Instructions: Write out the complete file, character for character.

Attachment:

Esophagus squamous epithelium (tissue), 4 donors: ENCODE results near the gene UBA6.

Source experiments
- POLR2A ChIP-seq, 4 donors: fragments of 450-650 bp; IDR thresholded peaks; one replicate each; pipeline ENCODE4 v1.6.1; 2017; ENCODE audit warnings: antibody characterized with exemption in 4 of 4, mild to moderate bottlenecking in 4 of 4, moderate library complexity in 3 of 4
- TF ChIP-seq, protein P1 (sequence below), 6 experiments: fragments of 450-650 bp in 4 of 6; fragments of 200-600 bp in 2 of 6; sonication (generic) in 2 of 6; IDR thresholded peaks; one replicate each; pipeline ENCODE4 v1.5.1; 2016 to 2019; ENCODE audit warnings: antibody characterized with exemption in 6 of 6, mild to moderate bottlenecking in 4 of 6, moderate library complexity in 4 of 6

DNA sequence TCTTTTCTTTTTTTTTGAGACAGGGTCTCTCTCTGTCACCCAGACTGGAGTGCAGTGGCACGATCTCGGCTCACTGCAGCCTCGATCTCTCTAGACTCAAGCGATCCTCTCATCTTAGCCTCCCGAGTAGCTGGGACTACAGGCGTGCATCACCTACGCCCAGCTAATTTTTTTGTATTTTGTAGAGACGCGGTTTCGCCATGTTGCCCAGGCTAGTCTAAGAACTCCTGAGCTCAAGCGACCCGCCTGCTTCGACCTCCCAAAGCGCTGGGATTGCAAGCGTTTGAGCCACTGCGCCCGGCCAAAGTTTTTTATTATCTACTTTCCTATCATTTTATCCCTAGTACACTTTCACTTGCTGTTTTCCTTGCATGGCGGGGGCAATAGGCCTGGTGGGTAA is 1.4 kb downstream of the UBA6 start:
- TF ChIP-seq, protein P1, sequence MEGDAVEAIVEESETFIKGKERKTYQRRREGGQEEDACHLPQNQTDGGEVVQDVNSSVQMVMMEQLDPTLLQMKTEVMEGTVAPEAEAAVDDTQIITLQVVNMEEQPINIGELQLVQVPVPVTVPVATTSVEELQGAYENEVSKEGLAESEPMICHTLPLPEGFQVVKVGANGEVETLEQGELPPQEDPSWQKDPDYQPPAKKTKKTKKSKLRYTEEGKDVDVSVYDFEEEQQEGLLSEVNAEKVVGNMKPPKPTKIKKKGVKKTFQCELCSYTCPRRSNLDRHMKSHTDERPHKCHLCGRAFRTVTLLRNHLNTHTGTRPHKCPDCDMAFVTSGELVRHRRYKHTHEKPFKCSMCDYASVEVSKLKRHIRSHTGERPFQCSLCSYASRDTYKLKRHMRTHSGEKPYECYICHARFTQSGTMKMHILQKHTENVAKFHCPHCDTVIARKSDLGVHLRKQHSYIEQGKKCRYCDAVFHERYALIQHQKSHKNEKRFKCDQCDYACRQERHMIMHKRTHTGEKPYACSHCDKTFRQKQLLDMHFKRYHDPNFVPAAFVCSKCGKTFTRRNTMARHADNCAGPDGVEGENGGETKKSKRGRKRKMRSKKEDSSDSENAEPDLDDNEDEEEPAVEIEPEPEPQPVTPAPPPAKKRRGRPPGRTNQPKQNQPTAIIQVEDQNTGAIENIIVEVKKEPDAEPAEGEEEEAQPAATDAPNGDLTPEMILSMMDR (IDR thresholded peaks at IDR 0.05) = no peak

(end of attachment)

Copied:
Esophagus squamous epithelium (tissue), 4 donors: ENCODE results near the gene UBA6.

Source experiments
- POLR2A ChIP-seq, 4 donors: fragments of 450-650 bp; IDR thresholded peaks; one replicate each; pipeline ENCODE4 v1.6.1; 2017; ENCODE audit warnings: antibody characterized with exemption in 4 of 4, mild to moderate bottlenecking in 4 of 4, moderate library complexity in 3 of 4
- TF ChIP-seq, protein P1 (sequence below), 6 experiments: fragments of 450-650 bp in 4 of 6; fragments of 200-600 bp in 2 of 6; sonication (generic) in 2 of 6; IDR thresholded peaks; one replicate each; pipeline ENCODE4 v1.5.1; 2016 to 2019; ENCODE audit warnings: antibody characterized with exemption in 6 of 6, mild to moderate bottlenecking in 4 of 6, moderate library complexity in 4 of 6

DNA sequence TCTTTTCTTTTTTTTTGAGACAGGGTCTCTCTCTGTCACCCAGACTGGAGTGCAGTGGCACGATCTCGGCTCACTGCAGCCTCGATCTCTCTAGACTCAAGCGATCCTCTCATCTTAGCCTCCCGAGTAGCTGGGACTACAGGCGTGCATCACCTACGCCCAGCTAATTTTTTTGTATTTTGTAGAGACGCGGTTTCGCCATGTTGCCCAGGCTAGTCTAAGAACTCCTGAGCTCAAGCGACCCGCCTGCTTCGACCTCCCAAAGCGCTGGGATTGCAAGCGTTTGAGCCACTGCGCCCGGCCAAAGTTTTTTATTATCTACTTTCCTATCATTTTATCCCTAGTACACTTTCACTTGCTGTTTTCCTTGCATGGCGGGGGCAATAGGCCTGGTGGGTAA is 1.4 kb downstream of the UBA6 start:
- TF ChIP-seq, protein P1, sequence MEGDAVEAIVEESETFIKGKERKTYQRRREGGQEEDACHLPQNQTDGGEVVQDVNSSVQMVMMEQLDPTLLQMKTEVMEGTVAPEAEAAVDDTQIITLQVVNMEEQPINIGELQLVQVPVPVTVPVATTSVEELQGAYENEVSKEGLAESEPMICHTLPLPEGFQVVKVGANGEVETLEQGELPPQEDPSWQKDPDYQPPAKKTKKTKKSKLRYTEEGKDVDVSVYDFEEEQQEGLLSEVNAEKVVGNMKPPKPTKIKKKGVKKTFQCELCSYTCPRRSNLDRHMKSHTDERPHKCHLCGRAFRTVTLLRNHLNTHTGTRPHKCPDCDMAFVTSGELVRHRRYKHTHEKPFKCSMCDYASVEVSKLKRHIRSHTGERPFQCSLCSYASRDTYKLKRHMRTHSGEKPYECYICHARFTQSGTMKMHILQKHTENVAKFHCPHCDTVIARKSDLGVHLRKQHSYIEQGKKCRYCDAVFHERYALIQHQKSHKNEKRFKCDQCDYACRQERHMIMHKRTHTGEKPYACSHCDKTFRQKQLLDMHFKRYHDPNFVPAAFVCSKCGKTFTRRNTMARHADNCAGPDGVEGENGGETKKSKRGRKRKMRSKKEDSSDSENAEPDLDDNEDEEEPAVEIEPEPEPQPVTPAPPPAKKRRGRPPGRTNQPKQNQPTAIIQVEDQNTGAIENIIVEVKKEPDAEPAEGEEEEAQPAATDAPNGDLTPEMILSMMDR (IDR thresholded peaks at IDR 0.05) = no peak